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Wednesday, February 2, 2011

Claire Illouz "Whiteness" at NKU

Claire Illouz unfolding WHITENESS 
While some CBAS members were encased in an ice igloo last night, me for one, (Diane Stemper) others braved the weather to go to NKU and hear Claire Illouz talk about her book "Whiteness" (CBAS was a sponsor) Below is a beautiful description from Jack Campbell, CBAS President and a picture that Cecie Chewning took.

Robert Wallace during the introductions gave a thank you and recognition to CBAS. With a wish for further collaborations. The evening was a delight and the NKU staff pulled out all the stops. There was a recording of the entire lecture by two camera men with a sound man also in attendance, so there is a record for others to see & hear. The weather was hideous but the house was full, few empty seats.

Her (Claire Illouz’s) book "The Whiteness" of Moby Dick was terrific, a wonderful presentation was made of the book. Coming out of its box (which is a work of art in and of itself) and laid out on a series of long tables, almost wave like. An up close and personal examination of the book along with  the background provided by the lecture is necessary for this book to make any real meaningful sense. Wonderful cultural expression of the French artistic & intellectual background to their book making contrasted against  lack of French interest in this American classic made for a very interesting tale in the lecture.  At some point two years ago someone mentions to Claire that she should look at Chapter 42 in Moby Dick. This has her very intrigued and she is off and running, a book percolates from this chapter. Plus she devours the rest of the book. Then she has a completely different idea of Melville, this is no longer a sailing adventure, which she hates, no longer about being at sea, which she equally despises, but an intellectual tour de force: Being and Non-Being, Form & Void; now we are challenging the French mind.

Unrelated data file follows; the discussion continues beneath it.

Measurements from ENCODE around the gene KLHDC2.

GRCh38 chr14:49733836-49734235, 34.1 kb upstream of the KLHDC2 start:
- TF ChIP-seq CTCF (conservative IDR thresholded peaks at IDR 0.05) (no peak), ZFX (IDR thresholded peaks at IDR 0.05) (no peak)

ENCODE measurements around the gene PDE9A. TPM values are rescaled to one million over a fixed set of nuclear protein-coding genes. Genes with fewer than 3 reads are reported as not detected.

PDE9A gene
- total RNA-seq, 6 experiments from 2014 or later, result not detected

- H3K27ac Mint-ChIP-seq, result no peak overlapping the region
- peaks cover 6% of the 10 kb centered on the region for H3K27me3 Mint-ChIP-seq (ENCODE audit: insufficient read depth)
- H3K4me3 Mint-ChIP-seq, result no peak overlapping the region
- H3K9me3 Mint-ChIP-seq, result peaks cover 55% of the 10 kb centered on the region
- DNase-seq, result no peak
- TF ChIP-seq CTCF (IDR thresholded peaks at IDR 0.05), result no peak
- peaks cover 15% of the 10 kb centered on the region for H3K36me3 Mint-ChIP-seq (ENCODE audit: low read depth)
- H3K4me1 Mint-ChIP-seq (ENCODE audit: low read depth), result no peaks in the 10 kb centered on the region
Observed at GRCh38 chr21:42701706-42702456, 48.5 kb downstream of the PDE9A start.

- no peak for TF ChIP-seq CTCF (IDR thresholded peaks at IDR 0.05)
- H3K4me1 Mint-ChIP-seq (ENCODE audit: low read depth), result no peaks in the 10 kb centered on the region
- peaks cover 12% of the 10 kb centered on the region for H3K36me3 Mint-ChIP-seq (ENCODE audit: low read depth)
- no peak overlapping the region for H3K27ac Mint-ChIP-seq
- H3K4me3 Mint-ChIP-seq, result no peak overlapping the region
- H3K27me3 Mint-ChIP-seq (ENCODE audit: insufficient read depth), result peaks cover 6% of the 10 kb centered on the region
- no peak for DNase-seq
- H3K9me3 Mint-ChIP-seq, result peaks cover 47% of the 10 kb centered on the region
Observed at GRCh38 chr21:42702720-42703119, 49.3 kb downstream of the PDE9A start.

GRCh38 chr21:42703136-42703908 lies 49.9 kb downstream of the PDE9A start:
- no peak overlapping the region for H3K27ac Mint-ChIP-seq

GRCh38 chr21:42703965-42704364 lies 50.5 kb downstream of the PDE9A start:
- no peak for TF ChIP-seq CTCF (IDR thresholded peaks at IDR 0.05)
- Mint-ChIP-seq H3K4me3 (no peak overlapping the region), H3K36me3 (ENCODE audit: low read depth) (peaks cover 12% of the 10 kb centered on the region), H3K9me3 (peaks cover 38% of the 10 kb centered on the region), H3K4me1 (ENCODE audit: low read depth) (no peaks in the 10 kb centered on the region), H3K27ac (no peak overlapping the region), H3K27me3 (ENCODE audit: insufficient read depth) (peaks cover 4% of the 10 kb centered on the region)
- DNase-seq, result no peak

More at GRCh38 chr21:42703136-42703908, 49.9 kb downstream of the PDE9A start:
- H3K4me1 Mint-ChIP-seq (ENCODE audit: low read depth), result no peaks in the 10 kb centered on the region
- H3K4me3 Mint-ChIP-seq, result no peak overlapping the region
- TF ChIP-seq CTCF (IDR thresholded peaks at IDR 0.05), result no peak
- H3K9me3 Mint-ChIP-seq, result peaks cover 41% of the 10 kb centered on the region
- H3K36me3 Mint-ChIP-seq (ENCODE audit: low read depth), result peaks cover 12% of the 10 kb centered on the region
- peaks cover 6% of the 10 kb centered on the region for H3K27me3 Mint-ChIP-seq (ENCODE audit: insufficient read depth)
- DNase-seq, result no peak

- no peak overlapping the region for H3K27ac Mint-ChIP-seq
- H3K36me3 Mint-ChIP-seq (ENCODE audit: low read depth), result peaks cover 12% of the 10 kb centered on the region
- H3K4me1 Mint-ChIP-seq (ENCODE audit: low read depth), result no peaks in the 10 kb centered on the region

And this book becomes a huge technical challenge, basically how do you make a "white" book. Your type setter  has to find a very hard type to deeply emboss the BFK; it turns out zinc type is the answer; a box maker who has some leather that captures the feel of whale skin and on it goes.  (Jack

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